Wendy Demark-Wahnefried, Ph.D., is a professor and the Webb Endowed Chair of Nutrition Sciences and winner of the Excellence in Service Award. In presenting the award, Barbara Gower, Ph.D., professor and vice-chair of research in Nutrition Sciences, said "One of Wendy's most noteworthy accomplishments is helping create and update the American Cancer Society's nutrition guidelines for cancer survivors - they are 'the bible' for diet advice for health professionals and cancer patients." Demark-Wahnefried, who also serves as associate director for cancer prevention and control at the UAB Comprehensive Cancer Center, has done landmark research including how gardens help cancer survivors cope, heal and grow and currently serves as chair-elect for the Obesity Society section on cancer.
The annual SHP Faculty and Staff Awards Luncheon was held Friday, March 11, 2016, at the UAB National Alumni Society House. The 2015-2016 committee, co-chaired by Joseph Garner, Ph.D. and Amanda Dorsey, included Paula Chandler-Laney, Ph.D., Mary Foster, John Lowman, Ph.D., Amanda Sherman and Sarah Tucker.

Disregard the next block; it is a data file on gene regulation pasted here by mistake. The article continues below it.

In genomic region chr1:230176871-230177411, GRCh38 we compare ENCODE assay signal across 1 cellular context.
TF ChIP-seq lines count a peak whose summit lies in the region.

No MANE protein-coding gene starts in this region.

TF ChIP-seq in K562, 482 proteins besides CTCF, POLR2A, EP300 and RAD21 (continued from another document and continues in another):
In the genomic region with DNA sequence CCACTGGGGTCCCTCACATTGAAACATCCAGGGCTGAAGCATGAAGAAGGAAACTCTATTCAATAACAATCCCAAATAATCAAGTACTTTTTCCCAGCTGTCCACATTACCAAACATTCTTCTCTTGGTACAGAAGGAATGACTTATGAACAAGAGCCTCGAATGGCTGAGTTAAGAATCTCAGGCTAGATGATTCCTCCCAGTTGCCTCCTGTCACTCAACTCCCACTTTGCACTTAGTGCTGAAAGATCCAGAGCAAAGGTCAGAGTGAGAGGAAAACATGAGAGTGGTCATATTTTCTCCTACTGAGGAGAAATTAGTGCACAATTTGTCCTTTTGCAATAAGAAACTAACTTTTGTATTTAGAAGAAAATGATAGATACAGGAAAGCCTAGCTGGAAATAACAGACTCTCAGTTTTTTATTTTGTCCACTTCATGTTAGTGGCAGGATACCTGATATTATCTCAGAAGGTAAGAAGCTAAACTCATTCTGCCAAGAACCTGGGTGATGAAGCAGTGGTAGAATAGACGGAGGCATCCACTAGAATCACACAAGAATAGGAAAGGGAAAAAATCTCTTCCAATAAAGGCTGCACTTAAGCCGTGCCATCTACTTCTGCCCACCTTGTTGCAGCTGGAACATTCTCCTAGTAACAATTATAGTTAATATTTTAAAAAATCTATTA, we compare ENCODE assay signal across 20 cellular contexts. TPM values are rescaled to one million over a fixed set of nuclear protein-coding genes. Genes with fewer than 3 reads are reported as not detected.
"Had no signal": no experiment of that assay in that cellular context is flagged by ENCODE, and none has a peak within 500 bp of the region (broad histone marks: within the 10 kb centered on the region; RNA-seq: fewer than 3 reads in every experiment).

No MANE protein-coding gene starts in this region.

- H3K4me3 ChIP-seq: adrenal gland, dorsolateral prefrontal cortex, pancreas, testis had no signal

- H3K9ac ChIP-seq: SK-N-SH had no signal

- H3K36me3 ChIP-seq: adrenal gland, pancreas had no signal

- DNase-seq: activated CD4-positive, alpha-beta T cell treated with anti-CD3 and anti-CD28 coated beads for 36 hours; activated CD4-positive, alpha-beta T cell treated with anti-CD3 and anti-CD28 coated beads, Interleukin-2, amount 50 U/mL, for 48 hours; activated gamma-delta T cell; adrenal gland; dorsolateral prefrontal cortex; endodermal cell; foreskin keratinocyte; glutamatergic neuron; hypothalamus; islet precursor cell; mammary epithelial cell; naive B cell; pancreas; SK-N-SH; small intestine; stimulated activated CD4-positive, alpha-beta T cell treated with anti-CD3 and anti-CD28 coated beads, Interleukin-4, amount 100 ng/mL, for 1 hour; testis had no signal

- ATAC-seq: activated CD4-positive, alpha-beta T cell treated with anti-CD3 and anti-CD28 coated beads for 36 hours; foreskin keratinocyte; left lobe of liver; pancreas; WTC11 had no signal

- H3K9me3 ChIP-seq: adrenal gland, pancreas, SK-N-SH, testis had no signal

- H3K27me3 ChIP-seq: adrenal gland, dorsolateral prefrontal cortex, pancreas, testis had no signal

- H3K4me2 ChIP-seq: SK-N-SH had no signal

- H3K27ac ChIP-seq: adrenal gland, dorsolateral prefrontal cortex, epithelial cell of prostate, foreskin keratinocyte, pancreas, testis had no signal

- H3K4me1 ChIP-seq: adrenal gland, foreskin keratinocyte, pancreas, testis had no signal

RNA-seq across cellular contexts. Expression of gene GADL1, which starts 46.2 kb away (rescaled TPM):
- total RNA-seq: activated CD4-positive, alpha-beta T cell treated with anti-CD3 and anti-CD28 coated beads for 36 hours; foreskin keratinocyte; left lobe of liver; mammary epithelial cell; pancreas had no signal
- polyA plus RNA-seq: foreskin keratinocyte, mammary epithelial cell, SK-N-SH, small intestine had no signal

Brandon Cohill, a senior in the UAB Nuclear Medicine Technology program, is one of three students bestowed a new honor — the Green Blazer.
Brandon Cohill, Garrett Stephens and Samuel Sullivan IV were awarded the green blazers for 2016 at the Blazer Male Excellence Network’s Undugu Male Gathering, held Feb. 18 in the new Hill Student Center. Undugu, a Swahili word, translates to “brotherhood.”
Cohill, 23, of Birmingham, will graduate in April with a degree in nuclear medicine technology. Cohill has been an orientation leader, deputy chief of staff of Communications for the Undergraduate Student Government Association, USGA senator for the School of Health Professions, and vice president and president of the Iota Nu Chapter of Alpha Phi Alpha Fraternity, Inc. The recognition he received from BMEN inspired him to push through his final semester of his undergraduate career, he says.